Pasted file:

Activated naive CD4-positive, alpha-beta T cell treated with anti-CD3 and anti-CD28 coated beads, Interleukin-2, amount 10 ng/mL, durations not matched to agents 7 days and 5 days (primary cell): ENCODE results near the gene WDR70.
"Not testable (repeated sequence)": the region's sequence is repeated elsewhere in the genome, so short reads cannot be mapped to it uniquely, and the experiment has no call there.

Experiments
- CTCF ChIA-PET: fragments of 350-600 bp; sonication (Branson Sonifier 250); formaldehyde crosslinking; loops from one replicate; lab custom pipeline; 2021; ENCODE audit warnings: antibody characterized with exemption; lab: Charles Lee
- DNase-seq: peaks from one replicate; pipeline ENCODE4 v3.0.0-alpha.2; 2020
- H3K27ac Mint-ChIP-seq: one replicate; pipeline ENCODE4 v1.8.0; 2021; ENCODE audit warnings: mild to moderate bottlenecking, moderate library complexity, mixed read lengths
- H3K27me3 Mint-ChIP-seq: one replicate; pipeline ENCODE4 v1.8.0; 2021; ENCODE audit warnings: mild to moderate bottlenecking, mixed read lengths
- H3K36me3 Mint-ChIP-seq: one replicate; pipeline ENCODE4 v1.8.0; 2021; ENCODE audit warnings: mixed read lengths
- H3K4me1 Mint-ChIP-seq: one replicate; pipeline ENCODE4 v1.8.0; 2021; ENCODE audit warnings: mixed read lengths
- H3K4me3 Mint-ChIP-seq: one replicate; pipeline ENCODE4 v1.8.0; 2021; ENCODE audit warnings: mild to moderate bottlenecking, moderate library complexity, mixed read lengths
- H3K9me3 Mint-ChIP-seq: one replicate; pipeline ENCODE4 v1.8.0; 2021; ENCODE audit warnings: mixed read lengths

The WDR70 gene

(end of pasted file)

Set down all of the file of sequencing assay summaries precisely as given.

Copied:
Activated naive CD4-positive, alpha-beta T cell treated with anti-CD3 and anti-CD28 coated beads, Interleukin-2, amount 10 ng/mL, durations not matched to agents 7 days and 5 days (primary cell): ENCODE results near the gene WDR70.
"Not testable (repeated sequence)": the region's sequence is repeated elsewhere in the genome, so short reads cannot be mapped to it uniquely, and the experiment has no call there.

Experiments
- CTCF ChIA-PET: fragments of 350-600 bp; sonication (Branson Sonifier 250); formaldehyde crosslinking; loops from one replicate; lab custom pipeline; 2021; ENCODE audit warnings: antibody characterized with exemption; lab: Charles Lee
- DNase-seq: peaks from one replicate; pipeline ENCODE4 v3.0.0-alpha.2; 2020
- H3K27ac Mint-ChIP-seq: one replicate; pipeline ENCODE4 v1.8.0; 2021; ENCODE audit warnings: mild to moderate bottlenecking, moderate library complexity, mixed read lengths
- H3K27me3 Mint-ChIP-seq: one replicate; pipeline ENCODE4 v1.8.0; 2021; ENCODE audit warnings: mild to moderate bottlenecking, mixed read lengths
- H3K36me3 Mint-ChIP-seq: one replicate; pipeline ENCODE4 v1.8.0; 2021; ENCODE audit warnings: mixed read lengths
- H3K4me1 Mint-ChIP-seq: one replicate; pipeline ENCODE4 v1.8.0; 2021; ENCODE audit warnings: mixed read lengths
- H3K4me3 Mint-ChIP-seq: one replicate; pipeline ENCODE4 v1.8.0; 2021; ENCODE audit warnings: mild to moderate bottlenecking, moderate library complexity, mixed read lengths
- H3K9me3 Mint-ChIP-seq: one replicate; pipeline ENCODE4 v1.8.0; 2021; ENCODE audit warnings: mixed read lengths

The WDR70 gene